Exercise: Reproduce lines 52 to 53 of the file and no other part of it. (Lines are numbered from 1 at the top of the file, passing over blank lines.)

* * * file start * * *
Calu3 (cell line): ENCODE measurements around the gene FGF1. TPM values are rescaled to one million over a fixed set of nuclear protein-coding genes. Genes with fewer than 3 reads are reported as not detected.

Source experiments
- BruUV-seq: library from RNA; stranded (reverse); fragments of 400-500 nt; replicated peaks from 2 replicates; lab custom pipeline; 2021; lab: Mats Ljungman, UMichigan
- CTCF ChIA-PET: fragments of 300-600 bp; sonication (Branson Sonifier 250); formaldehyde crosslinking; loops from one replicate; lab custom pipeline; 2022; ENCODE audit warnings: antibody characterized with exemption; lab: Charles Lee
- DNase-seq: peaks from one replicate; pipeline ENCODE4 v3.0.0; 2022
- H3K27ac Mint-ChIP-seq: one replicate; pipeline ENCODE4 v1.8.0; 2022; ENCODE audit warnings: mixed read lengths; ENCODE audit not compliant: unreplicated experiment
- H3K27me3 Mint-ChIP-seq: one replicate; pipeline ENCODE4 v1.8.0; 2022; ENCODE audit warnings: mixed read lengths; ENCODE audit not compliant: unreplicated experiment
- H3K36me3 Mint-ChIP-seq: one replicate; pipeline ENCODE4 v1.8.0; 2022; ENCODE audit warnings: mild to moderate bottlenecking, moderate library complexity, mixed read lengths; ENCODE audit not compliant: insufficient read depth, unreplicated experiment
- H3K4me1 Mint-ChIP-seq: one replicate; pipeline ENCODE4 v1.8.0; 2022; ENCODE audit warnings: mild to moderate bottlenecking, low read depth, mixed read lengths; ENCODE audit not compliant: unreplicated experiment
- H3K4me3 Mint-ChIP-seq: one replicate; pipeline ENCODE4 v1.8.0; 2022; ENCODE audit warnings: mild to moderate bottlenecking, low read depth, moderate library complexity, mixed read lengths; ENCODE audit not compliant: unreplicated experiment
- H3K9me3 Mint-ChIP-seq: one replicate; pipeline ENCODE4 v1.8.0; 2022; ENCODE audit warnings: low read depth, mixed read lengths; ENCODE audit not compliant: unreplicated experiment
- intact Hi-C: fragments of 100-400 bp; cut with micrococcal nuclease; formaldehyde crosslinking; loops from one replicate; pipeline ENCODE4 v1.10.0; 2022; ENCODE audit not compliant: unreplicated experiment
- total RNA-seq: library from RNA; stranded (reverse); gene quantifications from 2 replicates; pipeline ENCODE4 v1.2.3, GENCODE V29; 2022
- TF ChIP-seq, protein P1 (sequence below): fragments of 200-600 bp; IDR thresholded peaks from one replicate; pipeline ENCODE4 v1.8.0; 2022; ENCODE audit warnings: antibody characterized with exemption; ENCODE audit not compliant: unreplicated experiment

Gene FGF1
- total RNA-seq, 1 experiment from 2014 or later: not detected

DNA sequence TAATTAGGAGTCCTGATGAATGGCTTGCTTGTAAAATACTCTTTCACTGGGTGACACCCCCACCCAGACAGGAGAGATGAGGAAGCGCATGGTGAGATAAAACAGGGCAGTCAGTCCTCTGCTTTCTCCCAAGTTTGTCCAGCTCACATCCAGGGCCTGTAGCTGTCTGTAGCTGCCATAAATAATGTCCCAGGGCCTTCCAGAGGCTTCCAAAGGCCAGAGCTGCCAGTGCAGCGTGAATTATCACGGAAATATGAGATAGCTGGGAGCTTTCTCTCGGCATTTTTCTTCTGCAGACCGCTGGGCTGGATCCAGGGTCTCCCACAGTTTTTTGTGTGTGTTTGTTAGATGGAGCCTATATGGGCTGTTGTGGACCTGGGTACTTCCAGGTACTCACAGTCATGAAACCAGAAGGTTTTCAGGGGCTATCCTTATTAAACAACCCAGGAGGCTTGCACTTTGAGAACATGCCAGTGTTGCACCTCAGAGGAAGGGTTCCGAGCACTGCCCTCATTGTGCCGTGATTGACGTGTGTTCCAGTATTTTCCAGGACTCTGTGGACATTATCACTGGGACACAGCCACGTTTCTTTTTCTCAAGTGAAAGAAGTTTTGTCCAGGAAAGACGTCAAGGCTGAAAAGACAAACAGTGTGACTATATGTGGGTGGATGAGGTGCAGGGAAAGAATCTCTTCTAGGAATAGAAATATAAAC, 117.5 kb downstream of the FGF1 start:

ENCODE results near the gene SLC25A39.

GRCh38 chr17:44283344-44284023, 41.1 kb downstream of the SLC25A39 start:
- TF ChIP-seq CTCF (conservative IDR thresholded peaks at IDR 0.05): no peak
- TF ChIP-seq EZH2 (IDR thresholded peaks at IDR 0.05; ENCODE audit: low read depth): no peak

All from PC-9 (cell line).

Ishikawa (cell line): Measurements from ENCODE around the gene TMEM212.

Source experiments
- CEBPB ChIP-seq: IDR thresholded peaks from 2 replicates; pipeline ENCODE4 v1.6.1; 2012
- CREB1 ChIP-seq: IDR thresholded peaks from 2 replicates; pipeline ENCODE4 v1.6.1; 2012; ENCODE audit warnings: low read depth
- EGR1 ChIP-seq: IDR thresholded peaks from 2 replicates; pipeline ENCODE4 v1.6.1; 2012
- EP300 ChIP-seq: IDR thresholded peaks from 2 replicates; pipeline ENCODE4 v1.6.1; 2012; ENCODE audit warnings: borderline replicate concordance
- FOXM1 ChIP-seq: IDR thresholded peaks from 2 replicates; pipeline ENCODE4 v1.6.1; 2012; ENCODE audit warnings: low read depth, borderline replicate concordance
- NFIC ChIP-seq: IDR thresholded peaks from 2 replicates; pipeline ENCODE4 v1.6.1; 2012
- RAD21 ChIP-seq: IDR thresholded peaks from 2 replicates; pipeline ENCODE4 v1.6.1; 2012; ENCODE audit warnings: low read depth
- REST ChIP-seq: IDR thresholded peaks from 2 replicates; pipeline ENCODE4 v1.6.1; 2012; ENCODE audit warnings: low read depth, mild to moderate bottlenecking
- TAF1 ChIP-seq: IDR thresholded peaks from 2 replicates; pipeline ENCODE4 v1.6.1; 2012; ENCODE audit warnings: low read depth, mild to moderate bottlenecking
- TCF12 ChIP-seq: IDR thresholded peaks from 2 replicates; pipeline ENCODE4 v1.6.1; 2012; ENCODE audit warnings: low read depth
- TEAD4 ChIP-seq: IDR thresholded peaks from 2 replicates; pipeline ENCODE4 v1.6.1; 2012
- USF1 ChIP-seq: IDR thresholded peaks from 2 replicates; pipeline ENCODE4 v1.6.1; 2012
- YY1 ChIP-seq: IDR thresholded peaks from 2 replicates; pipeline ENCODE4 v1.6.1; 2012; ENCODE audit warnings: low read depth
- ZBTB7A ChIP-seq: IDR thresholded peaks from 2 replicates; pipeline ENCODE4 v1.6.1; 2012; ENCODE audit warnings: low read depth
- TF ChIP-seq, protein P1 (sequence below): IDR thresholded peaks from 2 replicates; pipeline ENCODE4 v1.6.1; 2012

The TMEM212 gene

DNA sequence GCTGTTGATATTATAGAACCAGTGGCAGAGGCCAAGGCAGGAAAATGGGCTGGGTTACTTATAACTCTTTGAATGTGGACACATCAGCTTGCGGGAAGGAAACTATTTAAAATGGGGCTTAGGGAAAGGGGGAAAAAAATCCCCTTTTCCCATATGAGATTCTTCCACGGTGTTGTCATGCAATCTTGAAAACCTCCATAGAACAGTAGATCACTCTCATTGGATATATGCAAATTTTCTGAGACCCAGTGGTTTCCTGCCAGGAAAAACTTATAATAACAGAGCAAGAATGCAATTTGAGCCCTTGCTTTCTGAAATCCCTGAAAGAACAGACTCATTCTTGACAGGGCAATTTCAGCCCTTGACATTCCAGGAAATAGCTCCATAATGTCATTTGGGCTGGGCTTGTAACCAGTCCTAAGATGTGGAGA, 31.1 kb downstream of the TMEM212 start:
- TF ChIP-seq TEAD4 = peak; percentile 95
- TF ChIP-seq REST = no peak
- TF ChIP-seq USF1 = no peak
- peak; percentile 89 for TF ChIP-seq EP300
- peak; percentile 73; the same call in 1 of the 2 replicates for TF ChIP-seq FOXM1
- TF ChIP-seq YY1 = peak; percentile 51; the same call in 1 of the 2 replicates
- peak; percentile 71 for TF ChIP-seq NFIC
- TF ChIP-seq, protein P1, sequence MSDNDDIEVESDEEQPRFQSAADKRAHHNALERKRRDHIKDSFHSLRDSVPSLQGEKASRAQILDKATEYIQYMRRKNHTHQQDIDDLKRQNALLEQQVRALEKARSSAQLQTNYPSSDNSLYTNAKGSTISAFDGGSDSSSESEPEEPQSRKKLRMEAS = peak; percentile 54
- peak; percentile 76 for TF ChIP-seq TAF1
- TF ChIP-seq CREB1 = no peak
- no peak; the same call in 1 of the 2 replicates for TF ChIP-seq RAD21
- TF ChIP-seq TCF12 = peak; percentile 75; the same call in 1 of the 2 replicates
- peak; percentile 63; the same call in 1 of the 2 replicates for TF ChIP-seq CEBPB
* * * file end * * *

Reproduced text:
- no peak; the same call in 1 of the 2 replicates for TF ChIP-seq RAD21
- TF ChIP-seq TCF12 = peak; percentile 75; the same call in 1 of the 2 replicates